The NHS is no stranger to scandal when it comes to IT. In 2013, the National Programme for IT (NPFIT) was widely slammed by the government, with an estimated cost to the taxpayer of almost £10bn. Launched in 2002, the NPFIT was designed to reform the way the NHS in England uses information. The government admits that while "some parts" of the plan were delivered successfully, others encountered "significant difficulties".
Against this backdrop, it is perhaps unsurprising that IT suppliers report that in the recent past, some NHS organisations have been sceptical about procuring IT, viewing it as a potential risk factor.
Exclusive CRN research, as part of our Healthcare IT Hub, found that despite this, spending on IT among NHS Trusts appears to be on the up - increasing seven per cent annually in the financial year ending last March.
As part of the Healthcare IT Hub, CRN spoke to a number of NHS-focused IT suppliers, many of which report a renewed sense of optimism among NHS CIOs.
Simon Pettit, corporate director at Stone, said the NHS is finally catching up with the digital transformation trend which is sweeping local councils.
"The NHS has had a bad reputation with IT projects. So there is a focus away from thinking 'let's throw money at something to solve a problem'. They are becoming more sophisticated"
"We're seeing a lot of similarities between the NHS and local councils, possibly for the first time in that their main focus is shifting," he said. "Councils are, and have been for some time, looking at their accommodation strategy - closing buildings, reducing staff and making people more mobile. That's the case within the NHS. Even in terms of austerity [the NHS] stayed as they were and when you've got decisions like front-line services versus IT, IT suffers. However, without trying to make it a race, it appears the NHS has caught up to councils now and is saying 'how do we do things more efficiently and more effectively?' The NHS has got to the point where they have sweated their assets for so long that they need to invest in IT.
"A common theme is that from senior management downwards IT is seen as the solution, not the problem. That's a big change of focus. That change is politically motivated in some respects. The NHS has had a bad reputation with IT projects. So there is a focus away from thinking 'let's throw money at something to solve a problem'. They are becoming more sophisticated and finding ways to become more efficient in front-line services."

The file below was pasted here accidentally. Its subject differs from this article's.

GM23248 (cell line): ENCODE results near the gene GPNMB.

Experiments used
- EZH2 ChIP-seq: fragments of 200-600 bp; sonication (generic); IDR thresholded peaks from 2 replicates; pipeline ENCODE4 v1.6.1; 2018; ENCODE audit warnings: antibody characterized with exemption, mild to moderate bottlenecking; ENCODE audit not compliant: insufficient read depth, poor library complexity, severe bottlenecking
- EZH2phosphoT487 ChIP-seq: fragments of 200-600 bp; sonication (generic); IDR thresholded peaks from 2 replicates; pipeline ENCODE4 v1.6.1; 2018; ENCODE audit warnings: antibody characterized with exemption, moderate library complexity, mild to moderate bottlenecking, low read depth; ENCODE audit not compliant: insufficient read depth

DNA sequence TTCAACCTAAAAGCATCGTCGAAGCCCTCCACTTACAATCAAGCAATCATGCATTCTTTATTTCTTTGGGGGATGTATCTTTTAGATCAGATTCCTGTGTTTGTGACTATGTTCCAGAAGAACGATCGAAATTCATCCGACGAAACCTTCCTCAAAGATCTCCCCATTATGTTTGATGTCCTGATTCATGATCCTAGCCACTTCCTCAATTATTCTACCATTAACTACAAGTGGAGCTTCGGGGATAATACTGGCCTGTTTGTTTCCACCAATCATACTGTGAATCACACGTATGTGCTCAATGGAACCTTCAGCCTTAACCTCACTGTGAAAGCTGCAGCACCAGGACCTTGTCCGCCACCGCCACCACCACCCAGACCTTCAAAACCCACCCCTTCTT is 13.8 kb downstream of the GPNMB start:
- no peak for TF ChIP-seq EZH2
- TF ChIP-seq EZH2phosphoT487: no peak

Faith Clayton, head of regional government at Computacenter, agrees and said the NHS knows that investing in IT is long overdue.
"It is very clear that the NHS is facing an unprecedented gap in terms of their funding, but the conversation I am having with CIOs is that there is a degree of acknowledgement that if organisations are going to meet the drive to the digital agenda by 2020, they are going to have to put some investment into IT," she said. "I am not massively surprised to see [the increase] because there are these infrastructure projects they are trying to do as they get ready to drive this digital transformation they are aiming for."
NHS-focused IT provider Redcentric recently won the contract for a "vital piece" of the HCSN Peering Exchange services contract, which replaces the N3 programme which was previously delivered through BT.
Redcentric's public sector director Mark Hall said this win is indicative of his firm's recent success in the NHS, and also of the health service's ambition to move with the times.
"When you look at the real bigger picture, how do hospitals connect with GPs, with pharmacies? How do you provide the end-to-end patient path for the underlying network?" he said. "That's gone through a really big change. I am going to mention the HCSN Peering Exchange - we all know we've won it. That's a massive part of it - it accommodates new technology; it will deliver a joined-up way of delivering care. In the future, the likes of me and you can log into a PC at home and interact with our own care. HCSN is absolutely key to that. With that Exchange, it's a three-year contract with the three-year extension. It's the core of this. That's going to be the infrastructure for the next generation of cloud."
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